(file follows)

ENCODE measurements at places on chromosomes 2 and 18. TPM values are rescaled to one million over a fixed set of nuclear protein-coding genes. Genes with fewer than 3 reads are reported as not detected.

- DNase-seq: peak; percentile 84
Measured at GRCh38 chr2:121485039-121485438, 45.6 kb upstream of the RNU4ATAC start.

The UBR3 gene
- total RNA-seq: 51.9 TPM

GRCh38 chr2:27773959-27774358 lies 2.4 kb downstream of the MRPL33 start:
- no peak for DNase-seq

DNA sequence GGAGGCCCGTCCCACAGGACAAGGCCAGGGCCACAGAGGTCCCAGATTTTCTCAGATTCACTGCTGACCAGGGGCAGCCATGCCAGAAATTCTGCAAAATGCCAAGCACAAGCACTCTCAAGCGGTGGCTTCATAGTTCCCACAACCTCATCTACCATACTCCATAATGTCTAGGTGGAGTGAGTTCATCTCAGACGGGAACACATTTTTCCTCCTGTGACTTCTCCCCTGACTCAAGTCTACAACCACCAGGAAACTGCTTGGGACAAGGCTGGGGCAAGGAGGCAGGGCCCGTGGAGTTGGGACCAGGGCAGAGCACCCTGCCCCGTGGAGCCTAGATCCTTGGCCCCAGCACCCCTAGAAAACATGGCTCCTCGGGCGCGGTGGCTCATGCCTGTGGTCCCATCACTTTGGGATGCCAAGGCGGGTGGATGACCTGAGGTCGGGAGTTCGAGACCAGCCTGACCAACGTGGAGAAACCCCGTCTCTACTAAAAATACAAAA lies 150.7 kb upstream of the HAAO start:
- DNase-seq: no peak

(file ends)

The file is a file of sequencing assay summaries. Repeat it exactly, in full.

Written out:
ENCODE measurements at places on chromosomes 2 and 18. TPM values are rescaled to one million over a fixed set of nuclear protein-coding genes. Genes with fewer than 3 reads are reported as not detected.

- DNase-seq: peak; percentile 84
Measured at GRCh38 chr2:121485039-121485438, 45.6 kb upstream of the RNU4ATAC start.

The UBR3 gene
- total RNA-seq: 51.9 TPM

GRCh38 chr2:27773959-27774358 lies 2.4 kb downstream of the MRPL33 start:
- no peak for DNase-seq

DNA sequence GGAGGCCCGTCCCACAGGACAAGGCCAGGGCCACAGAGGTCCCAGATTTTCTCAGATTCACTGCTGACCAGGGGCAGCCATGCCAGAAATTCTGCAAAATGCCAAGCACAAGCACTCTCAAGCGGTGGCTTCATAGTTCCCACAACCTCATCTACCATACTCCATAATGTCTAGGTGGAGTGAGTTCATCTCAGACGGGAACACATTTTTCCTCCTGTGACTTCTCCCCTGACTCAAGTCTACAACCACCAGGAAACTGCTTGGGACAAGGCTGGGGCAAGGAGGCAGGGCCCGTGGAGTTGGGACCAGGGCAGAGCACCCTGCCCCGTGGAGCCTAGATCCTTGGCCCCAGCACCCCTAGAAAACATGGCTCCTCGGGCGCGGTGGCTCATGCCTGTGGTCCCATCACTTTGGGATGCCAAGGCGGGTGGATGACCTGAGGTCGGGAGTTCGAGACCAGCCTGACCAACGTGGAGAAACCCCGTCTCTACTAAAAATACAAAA lies 150.7 kb upstream of the HAAO start:
- DNase-seq: no peak